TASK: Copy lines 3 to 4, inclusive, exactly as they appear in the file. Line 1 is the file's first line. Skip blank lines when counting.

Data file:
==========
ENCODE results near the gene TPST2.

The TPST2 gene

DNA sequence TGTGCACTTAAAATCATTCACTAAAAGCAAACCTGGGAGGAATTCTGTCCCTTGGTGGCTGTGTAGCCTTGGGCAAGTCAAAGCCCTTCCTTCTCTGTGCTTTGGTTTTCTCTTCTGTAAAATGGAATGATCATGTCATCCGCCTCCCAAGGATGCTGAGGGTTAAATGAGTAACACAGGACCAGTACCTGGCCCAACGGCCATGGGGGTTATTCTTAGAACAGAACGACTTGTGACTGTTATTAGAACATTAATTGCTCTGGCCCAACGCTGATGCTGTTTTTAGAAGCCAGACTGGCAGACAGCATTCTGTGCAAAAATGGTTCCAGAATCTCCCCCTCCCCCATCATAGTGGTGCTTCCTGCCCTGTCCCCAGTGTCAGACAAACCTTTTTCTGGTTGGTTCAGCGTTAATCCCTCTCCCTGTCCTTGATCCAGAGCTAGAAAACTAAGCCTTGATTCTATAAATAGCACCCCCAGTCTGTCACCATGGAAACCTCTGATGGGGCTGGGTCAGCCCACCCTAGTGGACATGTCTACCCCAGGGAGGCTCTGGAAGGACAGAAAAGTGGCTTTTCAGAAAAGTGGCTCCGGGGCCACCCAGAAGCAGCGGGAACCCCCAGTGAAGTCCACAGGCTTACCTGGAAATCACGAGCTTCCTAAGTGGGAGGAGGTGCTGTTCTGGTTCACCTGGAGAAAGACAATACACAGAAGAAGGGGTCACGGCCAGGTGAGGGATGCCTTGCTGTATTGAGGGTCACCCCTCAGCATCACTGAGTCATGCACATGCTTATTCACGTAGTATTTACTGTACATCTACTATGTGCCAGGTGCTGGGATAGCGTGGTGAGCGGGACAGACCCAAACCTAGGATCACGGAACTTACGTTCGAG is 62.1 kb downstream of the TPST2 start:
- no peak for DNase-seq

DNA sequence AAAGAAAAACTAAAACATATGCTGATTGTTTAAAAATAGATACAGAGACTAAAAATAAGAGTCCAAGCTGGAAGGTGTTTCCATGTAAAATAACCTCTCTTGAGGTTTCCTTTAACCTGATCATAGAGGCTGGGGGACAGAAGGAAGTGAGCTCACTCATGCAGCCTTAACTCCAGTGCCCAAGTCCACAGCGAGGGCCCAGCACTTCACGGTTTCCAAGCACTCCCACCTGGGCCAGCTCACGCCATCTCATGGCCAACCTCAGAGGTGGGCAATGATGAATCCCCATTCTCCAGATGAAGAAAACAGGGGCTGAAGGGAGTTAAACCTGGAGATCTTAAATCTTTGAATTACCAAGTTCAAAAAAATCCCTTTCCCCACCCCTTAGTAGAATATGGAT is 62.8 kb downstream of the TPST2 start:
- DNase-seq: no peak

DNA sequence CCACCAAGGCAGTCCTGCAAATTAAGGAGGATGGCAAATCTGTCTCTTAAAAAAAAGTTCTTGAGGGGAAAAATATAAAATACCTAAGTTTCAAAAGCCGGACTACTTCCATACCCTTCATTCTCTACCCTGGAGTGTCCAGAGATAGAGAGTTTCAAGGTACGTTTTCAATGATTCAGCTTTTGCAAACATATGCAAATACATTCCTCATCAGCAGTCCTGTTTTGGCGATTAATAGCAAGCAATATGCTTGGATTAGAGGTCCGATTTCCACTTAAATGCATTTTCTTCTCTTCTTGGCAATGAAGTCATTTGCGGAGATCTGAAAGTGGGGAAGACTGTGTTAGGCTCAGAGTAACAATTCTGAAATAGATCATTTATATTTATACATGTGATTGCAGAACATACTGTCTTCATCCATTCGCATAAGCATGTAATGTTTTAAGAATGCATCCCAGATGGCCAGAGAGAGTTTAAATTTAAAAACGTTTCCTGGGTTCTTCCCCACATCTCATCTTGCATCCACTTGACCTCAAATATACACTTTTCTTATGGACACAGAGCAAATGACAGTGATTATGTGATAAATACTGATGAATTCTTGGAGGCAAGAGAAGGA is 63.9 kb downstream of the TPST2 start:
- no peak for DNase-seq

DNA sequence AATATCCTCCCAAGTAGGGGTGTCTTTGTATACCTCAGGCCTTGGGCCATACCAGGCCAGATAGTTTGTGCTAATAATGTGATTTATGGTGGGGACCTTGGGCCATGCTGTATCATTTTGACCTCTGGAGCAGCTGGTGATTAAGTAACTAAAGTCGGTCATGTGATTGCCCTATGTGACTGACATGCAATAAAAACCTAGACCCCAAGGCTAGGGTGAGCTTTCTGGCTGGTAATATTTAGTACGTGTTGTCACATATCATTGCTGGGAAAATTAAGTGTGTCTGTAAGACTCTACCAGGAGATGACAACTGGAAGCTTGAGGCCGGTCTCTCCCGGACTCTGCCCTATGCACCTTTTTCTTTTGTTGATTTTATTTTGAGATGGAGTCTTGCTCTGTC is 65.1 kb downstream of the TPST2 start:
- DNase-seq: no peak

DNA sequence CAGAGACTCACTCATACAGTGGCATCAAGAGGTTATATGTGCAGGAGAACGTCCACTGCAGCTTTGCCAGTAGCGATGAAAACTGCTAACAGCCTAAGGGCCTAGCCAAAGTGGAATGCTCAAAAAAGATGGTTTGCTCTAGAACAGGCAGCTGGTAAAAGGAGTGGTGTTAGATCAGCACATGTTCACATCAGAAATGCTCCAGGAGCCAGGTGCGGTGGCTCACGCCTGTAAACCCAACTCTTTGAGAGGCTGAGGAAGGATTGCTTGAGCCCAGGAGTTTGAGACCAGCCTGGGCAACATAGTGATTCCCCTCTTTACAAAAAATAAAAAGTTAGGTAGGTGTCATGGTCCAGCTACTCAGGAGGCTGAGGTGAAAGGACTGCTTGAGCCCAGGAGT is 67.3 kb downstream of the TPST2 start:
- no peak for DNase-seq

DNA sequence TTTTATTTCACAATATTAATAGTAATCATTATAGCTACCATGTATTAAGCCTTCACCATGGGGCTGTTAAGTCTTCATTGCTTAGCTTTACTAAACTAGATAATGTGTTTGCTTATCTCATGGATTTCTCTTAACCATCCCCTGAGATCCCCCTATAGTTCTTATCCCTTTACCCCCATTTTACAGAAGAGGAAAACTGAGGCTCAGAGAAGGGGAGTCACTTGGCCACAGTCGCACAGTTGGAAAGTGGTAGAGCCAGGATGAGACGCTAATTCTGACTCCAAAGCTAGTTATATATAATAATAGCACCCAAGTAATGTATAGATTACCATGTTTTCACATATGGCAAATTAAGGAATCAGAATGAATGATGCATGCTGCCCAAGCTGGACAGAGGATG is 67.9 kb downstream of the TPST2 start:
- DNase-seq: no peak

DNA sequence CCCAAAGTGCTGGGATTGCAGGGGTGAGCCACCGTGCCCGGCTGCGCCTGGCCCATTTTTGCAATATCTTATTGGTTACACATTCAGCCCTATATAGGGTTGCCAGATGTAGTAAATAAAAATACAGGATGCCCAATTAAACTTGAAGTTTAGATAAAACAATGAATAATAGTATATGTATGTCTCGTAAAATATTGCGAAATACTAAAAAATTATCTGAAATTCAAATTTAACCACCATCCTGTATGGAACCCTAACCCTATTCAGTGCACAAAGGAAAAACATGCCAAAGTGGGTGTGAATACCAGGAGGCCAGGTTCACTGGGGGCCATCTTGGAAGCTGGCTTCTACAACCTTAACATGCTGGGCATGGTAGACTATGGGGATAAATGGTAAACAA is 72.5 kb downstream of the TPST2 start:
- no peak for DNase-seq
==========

DNA sequence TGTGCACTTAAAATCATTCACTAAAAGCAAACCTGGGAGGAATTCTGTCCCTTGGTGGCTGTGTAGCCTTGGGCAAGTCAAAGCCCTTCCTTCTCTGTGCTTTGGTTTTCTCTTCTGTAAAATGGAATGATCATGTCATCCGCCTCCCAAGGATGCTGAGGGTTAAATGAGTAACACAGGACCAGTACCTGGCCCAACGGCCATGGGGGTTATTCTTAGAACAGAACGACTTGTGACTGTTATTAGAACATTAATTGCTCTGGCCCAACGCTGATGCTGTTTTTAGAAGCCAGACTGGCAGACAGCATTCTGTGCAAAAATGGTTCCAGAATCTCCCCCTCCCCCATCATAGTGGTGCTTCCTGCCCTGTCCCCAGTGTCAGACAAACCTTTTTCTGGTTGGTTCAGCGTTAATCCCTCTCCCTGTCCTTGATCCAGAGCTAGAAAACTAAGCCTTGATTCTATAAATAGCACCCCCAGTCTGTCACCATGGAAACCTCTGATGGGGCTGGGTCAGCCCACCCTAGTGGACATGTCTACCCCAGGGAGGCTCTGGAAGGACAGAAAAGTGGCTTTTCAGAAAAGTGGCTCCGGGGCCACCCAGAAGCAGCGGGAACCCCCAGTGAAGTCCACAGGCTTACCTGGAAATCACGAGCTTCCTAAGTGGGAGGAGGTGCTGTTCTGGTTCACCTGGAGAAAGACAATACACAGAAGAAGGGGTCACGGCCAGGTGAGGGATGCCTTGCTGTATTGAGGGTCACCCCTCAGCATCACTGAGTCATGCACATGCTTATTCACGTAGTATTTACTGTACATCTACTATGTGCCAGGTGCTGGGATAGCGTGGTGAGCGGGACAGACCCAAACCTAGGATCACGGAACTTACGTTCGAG is 62.1 kb downstream of the TPST2 start:
- no peak for DNase-seq